Piping systems that use liquid hydrogen, oxygen, helium, nitrogen, liquefied natural gas, or similar very cold liquids require the use of refrigeration valves. The term cryogenic refers to materials and processes below -1010C (-2390F). Therefore, refrigeration valves must be designed with features that can withstand such low temperatures. The main difference between refrigeration valves and standard valves is that they are able to operate at such low temperatures and high pressures.
Problems with cryogenic or cryogenic valves
The main problem with cryogenic valves is that any leakage of liquids into the atmosphere through washers or seals reduces the performance of the valve and related equipment. Also, such a leak in the milk stalk causes local freezing, which may interfere with the milk’s working mechanism. This is because refrigeration application valves must be designed for high performance and zero leakage in accordance with API 598.
Codes and standards for cryogenic valves
Codes and standards used for refrigeration valves are:
- BS 6364
- BS EN 12567
- BS EN 1626
- BS EN 12300
- MSS SP-134
- ISO 28921-1
- ISO 21011
- ISO 10497
- ASME B16.34
Why do cryogenic lions have long stems?
All cryogenic valves are specifically designed for liquefied natural gases, methane, oxygen, ammonia, etc. Cryogenic valves usually have elongated caps so that the valve seals are kept away from the cold source. This serves two important purposes:
- The milk stem seal will have a relatively higher temperature.
- There will be enough space to create insulation between the pipeline and the valve lever.
Size and degree of pressure of refrigeration valves
Refrigeration valves for industrial applications can be found in different sizes and pressure classes. The size usually varies from 8.1 inches to 88 inches (3 mm to 2240 mm). The pressure degree of refrigeration valves varies from vacuum pressure up to 700 bar. All of these valves are capable of operating at temperatures down to -2540 ° C (-4250F).
Ingredients for refrigerated milk
Common materials used to make refrigerated milk include aluminum, monel, brass, bronze, stainless steel, incoly, zirconium, and more. PTFE or graphite is commonly used as a sealant.
Common valves for cryogenic applications
Common valves used for cryogenic applications are special valve valves, parasitic valves, gate valves, and butterfly valves. Therefore, choosing the right type of cryogenic milk for the application is essential. There are no exact instructions for the type of valve in the freezing service. However, there is a way to choose between four-wheel hub valves and three-offset butterfly valves.
Offset triple butterfly valves for freezing services:
Triple butterfly valves are high performance valves that are widely used for freezing services. Displacement in such valves causes wear between the seat and the seal.
The triple offset design features a flexible stainless steel ring mounted on the disc assembly to create a zero leakage seal for refrigeration work.
The seal and the contact surface of the seat are conical. These cones are sloping and the contact angle between the seat and the seal creates a slight wedge effect that bends the disc seal ring and compresses it radially. Regardless of the direction of flow or line pressure, the valve offers excellent shut-off capability.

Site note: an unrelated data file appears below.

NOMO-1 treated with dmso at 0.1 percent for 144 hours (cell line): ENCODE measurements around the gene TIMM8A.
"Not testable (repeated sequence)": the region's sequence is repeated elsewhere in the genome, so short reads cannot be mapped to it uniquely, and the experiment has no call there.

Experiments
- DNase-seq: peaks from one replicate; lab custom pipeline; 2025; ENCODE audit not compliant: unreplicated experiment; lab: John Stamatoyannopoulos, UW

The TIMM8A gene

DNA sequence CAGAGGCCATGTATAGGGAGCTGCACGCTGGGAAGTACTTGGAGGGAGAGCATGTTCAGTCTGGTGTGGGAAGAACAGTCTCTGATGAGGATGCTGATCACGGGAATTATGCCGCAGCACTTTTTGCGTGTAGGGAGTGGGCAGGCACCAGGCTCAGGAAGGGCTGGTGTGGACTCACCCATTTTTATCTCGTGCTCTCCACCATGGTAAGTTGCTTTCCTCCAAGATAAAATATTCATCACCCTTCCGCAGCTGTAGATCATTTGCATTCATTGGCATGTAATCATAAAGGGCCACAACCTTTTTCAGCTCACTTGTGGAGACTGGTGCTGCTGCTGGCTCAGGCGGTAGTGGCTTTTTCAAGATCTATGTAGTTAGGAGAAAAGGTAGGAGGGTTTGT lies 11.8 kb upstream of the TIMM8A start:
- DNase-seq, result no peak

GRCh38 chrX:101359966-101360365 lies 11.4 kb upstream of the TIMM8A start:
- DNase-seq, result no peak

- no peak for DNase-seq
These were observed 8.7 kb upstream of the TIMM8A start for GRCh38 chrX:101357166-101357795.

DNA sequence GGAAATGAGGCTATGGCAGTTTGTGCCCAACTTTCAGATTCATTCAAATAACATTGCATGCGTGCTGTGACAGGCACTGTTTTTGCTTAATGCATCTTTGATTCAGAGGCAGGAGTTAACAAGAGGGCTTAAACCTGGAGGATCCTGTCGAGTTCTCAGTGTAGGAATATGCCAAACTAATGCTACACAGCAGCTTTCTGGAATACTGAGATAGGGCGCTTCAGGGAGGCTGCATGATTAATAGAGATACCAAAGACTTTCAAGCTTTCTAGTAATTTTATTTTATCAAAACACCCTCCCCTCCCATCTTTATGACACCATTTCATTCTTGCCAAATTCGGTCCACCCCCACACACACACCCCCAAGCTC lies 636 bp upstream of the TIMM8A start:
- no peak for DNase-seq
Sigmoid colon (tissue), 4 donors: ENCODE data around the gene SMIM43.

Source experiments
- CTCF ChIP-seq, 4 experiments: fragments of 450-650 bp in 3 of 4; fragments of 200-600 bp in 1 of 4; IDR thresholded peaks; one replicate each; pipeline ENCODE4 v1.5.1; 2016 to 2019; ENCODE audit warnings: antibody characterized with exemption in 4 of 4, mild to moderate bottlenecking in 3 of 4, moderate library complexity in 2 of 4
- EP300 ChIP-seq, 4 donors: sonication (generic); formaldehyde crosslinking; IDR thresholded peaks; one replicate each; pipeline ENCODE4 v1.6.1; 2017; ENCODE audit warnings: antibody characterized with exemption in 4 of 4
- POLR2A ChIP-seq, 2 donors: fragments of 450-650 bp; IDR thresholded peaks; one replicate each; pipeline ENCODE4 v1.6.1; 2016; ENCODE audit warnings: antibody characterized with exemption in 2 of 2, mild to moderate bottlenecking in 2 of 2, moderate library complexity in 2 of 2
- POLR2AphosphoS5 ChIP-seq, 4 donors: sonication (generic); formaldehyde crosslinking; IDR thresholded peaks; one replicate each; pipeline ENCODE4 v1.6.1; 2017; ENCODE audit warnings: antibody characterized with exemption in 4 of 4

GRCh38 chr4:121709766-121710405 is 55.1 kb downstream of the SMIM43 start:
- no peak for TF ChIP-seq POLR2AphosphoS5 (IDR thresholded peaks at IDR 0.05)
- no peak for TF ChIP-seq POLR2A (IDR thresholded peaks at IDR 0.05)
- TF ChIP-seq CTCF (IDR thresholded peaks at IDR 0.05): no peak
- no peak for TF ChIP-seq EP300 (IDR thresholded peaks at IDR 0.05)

Ball valves for refrigeration:
Piping and piping systems for LPG, LNG, thermal fluids and liquid oxygen, nitrogen applications use double-sealed ball valves They can be reduced and complete. Cryogenic ball valves have a steam space with sufficient height that allows gas supply to the gland area. This causes the gland to pack at close ambient temperature.
With increasing pipe size, setting up gate and globe valves is difficult and expensive. This is why they are limited in size to smaller tubes and applications that do not require remote operation.
Features of refrigeration valves
Refrigeration valves should be light because the mass of light valves cools more easily from ambient temperature to cryogenic.
Lighter refrigerator valves are usually less conductive, which helps reduce heat infiltration compared to heavier structures.
Flange and welded configurations are commonly used for cryogenic pipe connections. However, boiled milk is better.
Refrigeration valves should be assembled in a clean room and have no lubricant or use cold service compatible lubricants. When purchasing a refrigeration valve, documented cleaning methods must be collected to confirm and follow appropriate procedures during assembly.
Refrigerant milk testing
The following tests are usually required for cryogenic milk:
- Shell strength test : hydrostatic or pneumatic test up to 1.5% of maximum working pressure.
- Shell leak test : To test the shell leak, a pneumatic test with a maximum working pressure of 1.1% is usually performed.
- Seat leak test: Pneumatic test up to 1.1. Maximum working pressure.
- Cryogenic prototype test : This test is performed under BS 6364 Appendix A.
- Cryogenic production test : Valve cryogenic test methods are provided in BS 6364 and are followed.
Applications of refrigeration valves
Refrigeration valves are widely used in
- LNG liquefaction plants
- LNG terminals
- LNG transportation systems
- Food and beverage industry
- Air separation plan
- Steel mills
- Research laboratories
- Chemical and petrochemical plants
- Aerospace storage facilities
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